Welcome!

To all those reading this I am David Gibbs; I am a Lecturer in Company and Commercial Law at the University of Hertfordshire.

I created this blog as a general out-let of ideas for my research, as well as keeping those interested up-to-date on my research and general interests.

I completed my PhD thesis at the University of East Anglia in 2014. The thesis was recommended for the award of PhD with no corrections. My external examiner was Prof. Simon Deakin (Cambridge) and internal examiner was Prof. Morten Hviid.
My PhD research centred on directors' duties and company law. The thesis was titled 'Non-Executive Self-Interest: Fiduciary Duties and Corporate Governance'. It was a doctrinal and empirical study on whether self-interest was suitably controlled amongst non-executive directors.

My supervisors were Prof. Mathias Siems, Prof. Duncan Sheehan, Dr. Sara Connolly and Dr. Rob Heywood

All opinions of any existing or future blogpost are my own. They do not necessarily represent the views of any of my associated institutions.
ORCID 0000-0002-6596-8536


Friday, 27 January 2012

Would you like chips with that? s172 goes with any other breach of duty.

Arden LJ held in the case of Fassihi [2004] EWCA Civ 1244 that is it possible that a failure to disclose misconduct will be a breach of s172. Thus, it is not the failure to disclose that is a breach itself, but the failure to disclose where it would be in the interest of the company to know that breaches s172.

The recent decision in GHLM Trading Ltd v Maroo [2012] EWHC 61 (Ch) adopts the approach taken by Arden LJ stating that it breaks new ground treating a fiduciary duty as prescriptive rather than merely proscriptive.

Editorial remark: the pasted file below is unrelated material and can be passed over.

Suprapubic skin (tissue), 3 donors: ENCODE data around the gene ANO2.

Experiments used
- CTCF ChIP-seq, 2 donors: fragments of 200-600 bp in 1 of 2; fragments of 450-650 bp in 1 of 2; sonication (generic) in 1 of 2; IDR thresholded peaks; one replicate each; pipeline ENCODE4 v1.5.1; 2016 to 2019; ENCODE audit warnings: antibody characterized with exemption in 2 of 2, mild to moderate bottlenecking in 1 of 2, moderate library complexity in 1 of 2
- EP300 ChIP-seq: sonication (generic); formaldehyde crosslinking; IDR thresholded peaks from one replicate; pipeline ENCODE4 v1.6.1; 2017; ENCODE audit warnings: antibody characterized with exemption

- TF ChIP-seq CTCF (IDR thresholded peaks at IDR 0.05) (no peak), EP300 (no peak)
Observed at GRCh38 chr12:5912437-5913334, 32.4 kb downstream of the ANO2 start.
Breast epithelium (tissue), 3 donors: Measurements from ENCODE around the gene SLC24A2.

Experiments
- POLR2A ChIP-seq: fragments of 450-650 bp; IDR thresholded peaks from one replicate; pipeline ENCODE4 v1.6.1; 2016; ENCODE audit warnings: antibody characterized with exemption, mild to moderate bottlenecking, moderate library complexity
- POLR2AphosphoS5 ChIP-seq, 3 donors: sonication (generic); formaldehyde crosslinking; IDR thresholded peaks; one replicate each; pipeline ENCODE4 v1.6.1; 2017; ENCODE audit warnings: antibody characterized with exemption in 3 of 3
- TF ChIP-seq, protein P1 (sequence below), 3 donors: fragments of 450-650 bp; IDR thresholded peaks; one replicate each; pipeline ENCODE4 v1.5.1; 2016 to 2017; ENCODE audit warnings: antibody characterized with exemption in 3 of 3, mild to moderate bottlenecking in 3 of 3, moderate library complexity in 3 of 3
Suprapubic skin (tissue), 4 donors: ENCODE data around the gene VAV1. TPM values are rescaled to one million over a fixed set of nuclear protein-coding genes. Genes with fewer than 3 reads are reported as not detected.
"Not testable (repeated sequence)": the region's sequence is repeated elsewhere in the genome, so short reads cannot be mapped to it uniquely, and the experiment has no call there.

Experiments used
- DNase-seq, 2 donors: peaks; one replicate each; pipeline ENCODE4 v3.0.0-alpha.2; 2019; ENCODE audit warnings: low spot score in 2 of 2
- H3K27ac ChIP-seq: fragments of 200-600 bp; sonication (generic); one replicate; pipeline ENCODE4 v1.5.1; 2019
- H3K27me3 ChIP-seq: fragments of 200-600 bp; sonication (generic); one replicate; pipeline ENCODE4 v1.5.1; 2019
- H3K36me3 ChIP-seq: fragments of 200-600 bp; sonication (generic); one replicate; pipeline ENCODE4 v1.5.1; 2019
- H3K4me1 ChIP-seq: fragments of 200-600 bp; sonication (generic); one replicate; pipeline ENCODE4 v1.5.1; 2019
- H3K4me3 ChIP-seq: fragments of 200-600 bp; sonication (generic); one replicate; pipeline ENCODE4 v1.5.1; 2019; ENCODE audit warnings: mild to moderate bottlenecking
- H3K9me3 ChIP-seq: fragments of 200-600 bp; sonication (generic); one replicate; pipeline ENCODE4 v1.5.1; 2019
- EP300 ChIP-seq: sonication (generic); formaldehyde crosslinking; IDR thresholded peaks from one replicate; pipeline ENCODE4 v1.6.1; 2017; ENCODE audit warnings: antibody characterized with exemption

So, does this create a situation that no matter what duty you breach you will automatically breach s172 as well? For example, under s175 the duty is to avoid a conflict of interest regardless of whether you act in good faith, which is the test under s172.

Thus, if you breach s175 albeit in good faith, will that mean you are still in breach of s172 for a failure to disclose because subjectively no one acting in good faith will believe a conflict of interest is in the interests of the company?

It certainly "muddies" the waters. However, the test under s172 is good faith and is unlikely to be moving towards a more objective standard based on whether disclosure was in the interests of the company. The case of Maroo does clearly state that a company complaining of failure to disclose 'must... establish that the fiduciary subjectively concluded that disclosure was in the company's interests, or at least, that the director would have so concluded had he been acting in good faith'.

I would imagine a court would be hard pressed to find a situation where there is a conflict interest that a fiduciary would not conclude that disclosure would be in the interest of the company or would have done if he had been acting in good faith.

The other issue that would arise would be as to what constitutes disclosure. s175 requires clear unequivocal disclosure of all the relevant facts, whereas under s177 there is a duty to disclose an interest in a proposed transaction but that duty is met where the other directors are reasonably aware of the interest in the transaction. Thus can reasonable awareness of the conflict amount to sufficient disclosure under s172? 

Maroo does discuss the issue of to whom disclosure must be made. Mention is given to the subjective nature of s172 and that it should be made to the person/body that a director believes, acting in good faith, would be interested in knowing. However, since s172 is owed to the company it is likely disclosure should be made to it. Although, since this discussion revolves around disclosure in the interests of the company it would be perfectly plausible that it may be in the interests of the company that the fiduciary discloses to another individual i.e. a shareholder or creditor, may be even an "outsider" such as a lobbying group for the environment. For example, a failure to disclose information to a lobbyist that leads to them bringing litigation against the company, it may have been in the interests of the company for the director to disclose to the outsider.

It is certainly an interesting area of development...

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